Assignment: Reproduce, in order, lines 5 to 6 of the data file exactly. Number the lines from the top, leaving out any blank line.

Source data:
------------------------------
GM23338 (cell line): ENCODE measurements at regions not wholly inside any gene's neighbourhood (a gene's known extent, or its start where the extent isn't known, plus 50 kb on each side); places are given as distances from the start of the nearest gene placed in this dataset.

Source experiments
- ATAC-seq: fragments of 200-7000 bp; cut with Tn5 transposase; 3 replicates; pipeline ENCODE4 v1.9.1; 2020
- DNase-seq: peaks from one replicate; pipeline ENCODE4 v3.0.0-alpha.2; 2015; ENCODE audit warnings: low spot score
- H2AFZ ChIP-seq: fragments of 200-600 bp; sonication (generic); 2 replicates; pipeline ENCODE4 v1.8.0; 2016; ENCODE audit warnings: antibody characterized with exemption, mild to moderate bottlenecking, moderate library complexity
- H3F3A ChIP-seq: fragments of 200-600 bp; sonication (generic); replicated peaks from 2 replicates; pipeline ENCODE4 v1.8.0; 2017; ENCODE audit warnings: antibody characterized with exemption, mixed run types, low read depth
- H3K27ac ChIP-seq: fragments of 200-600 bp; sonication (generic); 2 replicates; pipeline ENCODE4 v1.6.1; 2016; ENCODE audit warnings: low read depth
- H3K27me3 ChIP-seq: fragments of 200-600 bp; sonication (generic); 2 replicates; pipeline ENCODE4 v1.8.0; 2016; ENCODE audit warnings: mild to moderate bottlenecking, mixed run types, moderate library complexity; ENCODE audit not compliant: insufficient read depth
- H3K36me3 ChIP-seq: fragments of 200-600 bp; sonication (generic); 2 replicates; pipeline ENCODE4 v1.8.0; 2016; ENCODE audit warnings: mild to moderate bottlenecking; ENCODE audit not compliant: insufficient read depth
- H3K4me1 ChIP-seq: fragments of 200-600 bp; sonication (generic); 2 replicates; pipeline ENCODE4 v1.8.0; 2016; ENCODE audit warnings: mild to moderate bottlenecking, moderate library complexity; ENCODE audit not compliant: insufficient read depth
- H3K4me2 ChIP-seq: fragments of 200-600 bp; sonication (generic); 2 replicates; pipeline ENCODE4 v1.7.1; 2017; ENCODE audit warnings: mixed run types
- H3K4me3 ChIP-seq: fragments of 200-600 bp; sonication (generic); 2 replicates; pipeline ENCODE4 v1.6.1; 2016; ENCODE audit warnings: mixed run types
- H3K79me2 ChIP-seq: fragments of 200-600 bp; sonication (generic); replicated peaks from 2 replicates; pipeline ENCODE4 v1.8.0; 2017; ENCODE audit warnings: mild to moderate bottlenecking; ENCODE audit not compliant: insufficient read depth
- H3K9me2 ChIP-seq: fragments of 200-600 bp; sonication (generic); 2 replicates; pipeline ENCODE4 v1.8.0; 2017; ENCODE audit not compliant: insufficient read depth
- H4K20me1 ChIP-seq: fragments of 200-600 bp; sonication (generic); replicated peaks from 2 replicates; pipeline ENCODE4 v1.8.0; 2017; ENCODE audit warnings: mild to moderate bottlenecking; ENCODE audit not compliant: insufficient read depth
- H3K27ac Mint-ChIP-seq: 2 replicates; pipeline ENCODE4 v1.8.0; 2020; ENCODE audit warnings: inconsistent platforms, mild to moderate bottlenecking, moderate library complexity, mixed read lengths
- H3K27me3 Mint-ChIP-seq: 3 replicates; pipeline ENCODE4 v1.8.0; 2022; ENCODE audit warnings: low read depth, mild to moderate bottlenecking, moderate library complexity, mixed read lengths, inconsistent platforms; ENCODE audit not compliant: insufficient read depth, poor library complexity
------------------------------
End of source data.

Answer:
- H2AFZ ChIP-seq: fragments of 200-600 bp; sonication (generic); 2 replicates; pipeline ENCODE4 v1.8.0; 2016; ENCODE audit warnings: antibody characterized with exemption, mild to moderate bottlenecking, moderate library complexity
- H3F3A ChIP-seq: fragments of 200-600 bp; sonication (generic); replicated peaks from 2 replicates; pipeline ENCODE4 v1.8.0; 2017; ENCODE audit warnings: antibody characterized with exemption, mixed run types, low read depth